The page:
~
From DAVE SMITH
Ukiah

Do I expect DDR to actually debate the Monster Mall in the best traditions of our democracy? I doubt it. They already refused  to engage in the first debate many months ago, and an empty chair represented them on stage while one of their lawyers in the audience scribbled furiously away on his yellow pad as our guy thoroughly trashed their points, one by one, with documented facts. The local elections that followed doomed their project, so they had to import outsiders to collect signatures under false pretenses to circumvent our local democracy, escape our environmental protections, and steal our water, with Measure A.

They are also trying to avoid our local democratic zoning procedures, so why would they become democratically responsive to our local citizens now? With all the money they are pouring into their carefully contrived, million dollar propaganda campaign, they have much to lose —

Santa Rosa: Big Box Project Killed For Good Reasons


From The Press Democrat
Excerpts – Full article here

September 3, 2009 Ukiah Valley, Mendocino, North California

The Santa Rosa City Council voted late Tuesday to stop Lowe’s from building a big-box home improvement store on Santa Rosa Avenue, heeding the concerns of local business leaders who warned the chain store would hurt the community…

Councilmembers also worried that Lowe’s success would come at the expense of local businesses and their employees…

In a community where environmentalists and the business community often have battled over who will sit on the City Council, Tuesday was a rare occasion where the two sides came together to oppose what they saw as a common opponent.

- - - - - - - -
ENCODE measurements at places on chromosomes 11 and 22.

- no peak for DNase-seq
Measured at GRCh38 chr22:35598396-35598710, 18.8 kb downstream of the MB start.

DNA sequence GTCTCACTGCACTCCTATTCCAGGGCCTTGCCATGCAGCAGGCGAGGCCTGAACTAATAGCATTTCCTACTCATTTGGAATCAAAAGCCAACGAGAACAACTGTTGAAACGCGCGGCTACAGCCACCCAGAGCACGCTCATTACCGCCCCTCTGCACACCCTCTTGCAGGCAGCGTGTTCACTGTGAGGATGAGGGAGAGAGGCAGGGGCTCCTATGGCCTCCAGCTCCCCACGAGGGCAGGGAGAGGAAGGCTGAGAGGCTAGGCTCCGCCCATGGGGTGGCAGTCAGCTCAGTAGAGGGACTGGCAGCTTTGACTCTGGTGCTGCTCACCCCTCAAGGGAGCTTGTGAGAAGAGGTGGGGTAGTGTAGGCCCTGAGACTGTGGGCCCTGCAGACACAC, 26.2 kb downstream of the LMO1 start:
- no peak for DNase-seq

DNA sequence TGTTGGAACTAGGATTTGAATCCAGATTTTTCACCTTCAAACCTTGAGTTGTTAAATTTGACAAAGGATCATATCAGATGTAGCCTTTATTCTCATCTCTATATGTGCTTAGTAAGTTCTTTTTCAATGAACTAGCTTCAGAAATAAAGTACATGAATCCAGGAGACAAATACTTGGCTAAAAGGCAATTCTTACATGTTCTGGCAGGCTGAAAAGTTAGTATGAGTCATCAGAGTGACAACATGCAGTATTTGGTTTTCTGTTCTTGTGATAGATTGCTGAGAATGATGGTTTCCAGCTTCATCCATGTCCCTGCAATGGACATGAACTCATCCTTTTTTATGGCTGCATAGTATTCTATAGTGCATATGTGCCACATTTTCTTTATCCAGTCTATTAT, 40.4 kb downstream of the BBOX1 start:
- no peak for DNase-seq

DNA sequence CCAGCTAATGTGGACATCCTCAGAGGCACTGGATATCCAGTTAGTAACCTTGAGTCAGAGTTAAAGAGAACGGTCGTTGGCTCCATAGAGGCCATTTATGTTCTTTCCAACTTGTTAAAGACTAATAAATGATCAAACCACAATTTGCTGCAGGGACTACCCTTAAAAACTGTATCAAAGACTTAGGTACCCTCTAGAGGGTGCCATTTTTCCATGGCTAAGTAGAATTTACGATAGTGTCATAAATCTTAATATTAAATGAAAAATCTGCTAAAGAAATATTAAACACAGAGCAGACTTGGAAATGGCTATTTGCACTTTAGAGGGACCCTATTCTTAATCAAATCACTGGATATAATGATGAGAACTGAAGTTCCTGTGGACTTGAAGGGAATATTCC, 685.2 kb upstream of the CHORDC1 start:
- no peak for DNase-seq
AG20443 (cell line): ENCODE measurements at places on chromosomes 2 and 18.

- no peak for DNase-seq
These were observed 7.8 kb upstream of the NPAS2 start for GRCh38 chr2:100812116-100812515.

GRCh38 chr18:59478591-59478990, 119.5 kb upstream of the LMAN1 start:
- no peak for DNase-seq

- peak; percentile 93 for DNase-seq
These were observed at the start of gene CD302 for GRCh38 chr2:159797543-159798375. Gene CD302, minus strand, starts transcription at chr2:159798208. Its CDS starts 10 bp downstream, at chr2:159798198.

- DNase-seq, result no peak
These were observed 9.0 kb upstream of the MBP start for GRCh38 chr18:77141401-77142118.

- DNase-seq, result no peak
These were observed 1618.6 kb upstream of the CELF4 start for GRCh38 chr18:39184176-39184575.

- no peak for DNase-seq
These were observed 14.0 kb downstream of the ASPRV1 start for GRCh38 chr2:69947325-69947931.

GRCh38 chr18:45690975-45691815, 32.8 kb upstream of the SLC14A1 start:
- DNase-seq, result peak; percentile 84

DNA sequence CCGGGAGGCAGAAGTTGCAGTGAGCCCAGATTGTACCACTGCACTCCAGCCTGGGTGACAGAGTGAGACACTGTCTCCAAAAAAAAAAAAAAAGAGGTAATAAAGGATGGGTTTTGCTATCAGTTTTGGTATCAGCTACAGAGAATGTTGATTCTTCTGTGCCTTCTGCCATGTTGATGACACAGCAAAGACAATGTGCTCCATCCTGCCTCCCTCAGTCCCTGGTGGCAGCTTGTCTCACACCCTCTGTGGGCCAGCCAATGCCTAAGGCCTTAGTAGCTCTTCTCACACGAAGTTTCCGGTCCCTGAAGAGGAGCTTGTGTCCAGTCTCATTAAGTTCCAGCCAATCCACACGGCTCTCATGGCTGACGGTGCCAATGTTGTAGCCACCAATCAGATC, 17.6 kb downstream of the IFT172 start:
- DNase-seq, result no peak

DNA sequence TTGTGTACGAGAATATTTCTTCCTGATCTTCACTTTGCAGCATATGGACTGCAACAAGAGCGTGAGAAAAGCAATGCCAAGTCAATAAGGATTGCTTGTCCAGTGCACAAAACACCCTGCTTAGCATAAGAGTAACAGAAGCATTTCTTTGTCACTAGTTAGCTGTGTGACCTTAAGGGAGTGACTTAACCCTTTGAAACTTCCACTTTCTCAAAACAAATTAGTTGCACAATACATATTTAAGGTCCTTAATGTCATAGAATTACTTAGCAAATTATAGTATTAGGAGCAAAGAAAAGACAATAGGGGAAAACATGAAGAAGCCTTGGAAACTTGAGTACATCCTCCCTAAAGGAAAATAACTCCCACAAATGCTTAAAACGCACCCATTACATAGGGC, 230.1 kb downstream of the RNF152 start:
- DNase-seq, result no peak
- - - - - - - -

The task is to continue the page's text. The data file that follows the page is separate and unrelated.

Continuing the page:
The business leaders opposing Lowe’s included Exchange Bank President William Schrader, Skyhawk Village Market owner Mike Runyon, Clover Stornetta President Marcus Benedetti, Friedman’s Home Improvement President Bill Friedman and La Tortilla Factory co-owner Carlos Tamayo.

Their presence sent a message, as Oliver’s Market General Manager Tom Scott put it, that “we local retailers need to stick together against the big guys.” And they warned that the community would be less well off if Lowe’s were allowed to build here.

“I love the city of Santa Rosa’s campaign of ‘buy local, shop local, eat local,’ said Jody Lau, whose family owns G&G Supermarkets. “Remember that? By allowing this box store to go through, this is not supporting local.”